How many types of outs in cricket, what is timed out?

How many types of outs in cricket, what is timed out?
How many types of outs in cricket, what is timed out?

There are many rules in cricket that many people are not aware of. Its a timed out. Such an out was seen for the first time in the ongoing Bangladesh-Sri Lanka match in international cricket. Angelo Mathews is timed out for more than 3 minutes late in changing helmets. Discussion and criticism has already started on social media.

Also read: The gesture Mathews gave to Shakib by pointing his watch

In the 38th match of the World Cup, the two teams met at the Arun Jaitley Stadium in Delhi on Monday. Where Sri Lanka lost the toss and batted first. The incident happened in the 25th over of the innings. Mathews was timed out before any ball was played. A first in international cricket.

Mathews did not feel safe in the helmet he was playing with. Later another new helmet was brought. That too had a bit of a problem. So Mathews wants to change the helmet again. But by then 3 minutes had passed. Shakib applied for time out. And the umpires gave out according to the rules.

It is mandatory to appeal to the umpire for all outs other than bowled or caught by the fielder. Currently, a batsman can be dismissed in 11 types of matchups. Let’s take a look at the types of exits—

Bowled: If a bowler hits the stumps directly, bat-foot or otherwise after delivery and the ball falls, then the batsman is bowled out.

Caught Out: If the ball is palmed by the batsman before the ball touches the ground with the batsman’s bat or gloves, it is caught out. It is also of three types — 1) Cut by the fielder, 2) Cut and bold and 3) Cut behind.

LBW: After the bowler’s delivery the ball hits the leg of the batsman without touching the bat, if the umpire considers that the stump is on the line then he can give this out.

Stumping: If the batsman leaves the crease before hitting the ball or if any part of the body does not touch the line, the wicketkeeper can catch the ball and blow the ball.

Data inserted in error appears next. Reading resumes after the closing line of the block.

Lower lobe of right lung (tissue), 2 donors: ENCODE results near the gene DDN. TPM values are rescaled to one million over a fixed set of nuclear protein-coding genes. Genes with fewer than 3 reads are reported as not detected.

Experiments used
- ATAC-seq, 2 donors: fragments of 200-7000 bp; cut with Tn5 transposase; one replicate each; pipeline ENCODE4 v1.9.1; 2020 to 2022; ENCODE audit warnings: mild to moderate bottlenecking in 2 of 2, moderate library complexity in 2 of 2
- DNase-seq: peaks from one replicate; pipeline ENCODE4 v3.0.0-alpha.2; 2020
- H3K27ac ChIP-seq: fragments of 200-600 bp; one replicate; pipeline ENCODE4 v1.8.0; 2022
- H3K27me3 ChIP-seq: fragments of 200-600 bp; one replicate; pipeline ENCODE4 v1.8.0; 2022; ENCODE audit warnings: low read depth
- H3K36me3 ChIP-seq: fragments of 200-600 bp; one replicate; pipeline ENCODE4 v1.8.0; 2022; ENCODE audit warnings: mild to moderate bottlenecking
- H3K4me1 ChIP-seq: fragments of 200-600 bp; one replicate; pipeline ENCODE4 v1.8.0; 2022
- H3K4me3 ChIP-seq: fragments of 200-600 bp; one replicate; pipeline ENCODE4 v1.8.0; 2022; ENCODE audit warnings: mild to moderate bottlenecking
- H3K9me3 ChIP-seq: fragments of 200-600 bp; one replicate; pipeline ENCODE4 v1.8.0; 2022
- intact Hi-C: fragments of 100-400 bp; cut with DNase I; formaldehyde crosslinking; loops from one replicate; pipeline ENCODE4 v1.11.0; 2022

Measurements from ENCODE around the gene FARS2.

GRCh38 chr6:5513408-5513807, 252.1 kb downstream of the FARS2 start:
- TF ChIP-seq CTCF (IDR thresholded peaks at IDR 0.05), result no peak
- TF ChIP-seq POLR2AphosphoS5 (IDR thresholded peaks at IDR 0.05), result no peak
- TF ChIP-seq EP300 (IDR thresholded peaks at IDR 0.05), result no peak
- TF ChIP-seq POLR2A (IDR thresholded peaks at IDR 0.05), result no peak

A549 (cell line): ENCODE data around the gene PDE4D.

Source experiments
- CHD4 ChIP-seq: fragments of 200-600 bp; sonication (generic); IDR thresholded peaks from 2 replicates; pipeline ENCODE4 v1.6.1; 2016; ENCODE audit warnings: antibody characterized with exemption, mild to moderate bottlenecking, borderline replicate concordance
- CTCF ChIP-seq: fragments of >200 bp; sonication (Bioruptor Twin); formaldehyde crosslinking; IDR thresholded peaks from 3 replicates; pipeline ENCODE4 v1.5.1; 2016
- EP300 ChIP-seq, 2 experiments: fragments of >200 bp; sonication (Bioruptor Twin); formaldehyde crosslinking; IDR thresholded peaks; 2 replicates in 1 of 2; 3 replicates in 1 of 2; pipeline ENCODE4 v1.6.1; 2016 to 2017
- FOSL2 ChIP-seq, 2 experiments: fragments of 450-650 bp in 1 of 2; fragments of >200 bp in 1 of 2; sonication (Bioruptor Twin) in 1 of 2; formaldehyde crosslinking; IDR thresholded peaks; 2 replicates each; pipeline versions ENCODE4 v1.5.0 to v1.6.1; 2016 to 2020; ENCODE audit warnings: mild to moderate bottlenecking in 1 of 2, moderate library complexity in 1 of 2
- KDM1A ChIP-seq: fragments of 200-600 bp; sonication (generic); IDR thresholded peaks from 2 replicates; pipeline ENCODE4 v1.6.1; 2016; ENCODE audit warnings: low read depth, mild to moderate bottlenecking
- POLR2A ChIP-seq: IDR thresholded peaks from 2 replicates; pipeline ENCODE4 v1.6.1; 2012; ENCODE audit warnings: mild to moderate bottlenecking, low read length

Run out: When a batsman runs from one end to another while taking a run and before reaching his crease, the ball of the wicket is dropped directly or palmed by a fielder, then he is run out.

Hit wicket: If a batsman hits the stumps with his bat or any part of his body while taking a run or while at the crease, he is out for a hit.

Obstructing the field: If the batsman deliberately obstructs the ball thrown by the fielder before it reaches the hands of the wicket-keeper, then this is an out.

Hit the Ball Twice: If a batsman hits a delivered ball twice, he will be out ‘hit the ball twice’. If the ball is struck a second time with the bat, foot or otherwise after the first hit, this is still an out.

Handled the Ball: If the batsman intentionally touches the ball without the touch of the bat and the consent of the opposing fielders, it is ‘handled the ball’ out.

Timed Out: After a batsman is dismissed, if the new batsman fails to enter the boundary line within the stipulated time, he will be timed out.

In this case, the batsman has to enter the boundary line within 180 seconds in Test, 120 seconds in ODI and 90 seconds in T20. It is not just about the batsmen reaching the crease, but he cannot waste time with helmet-bat or any other reason without the permission of the opponent and the umpire.

Retired Hart: If a batsman is injured and leaves the field without the consent of the umpire and he wishes to resume the innings without the consent of the opposing captain, that batsman is considered to be retired out.

The article is in Bengali

Tags: types outs cricket timed


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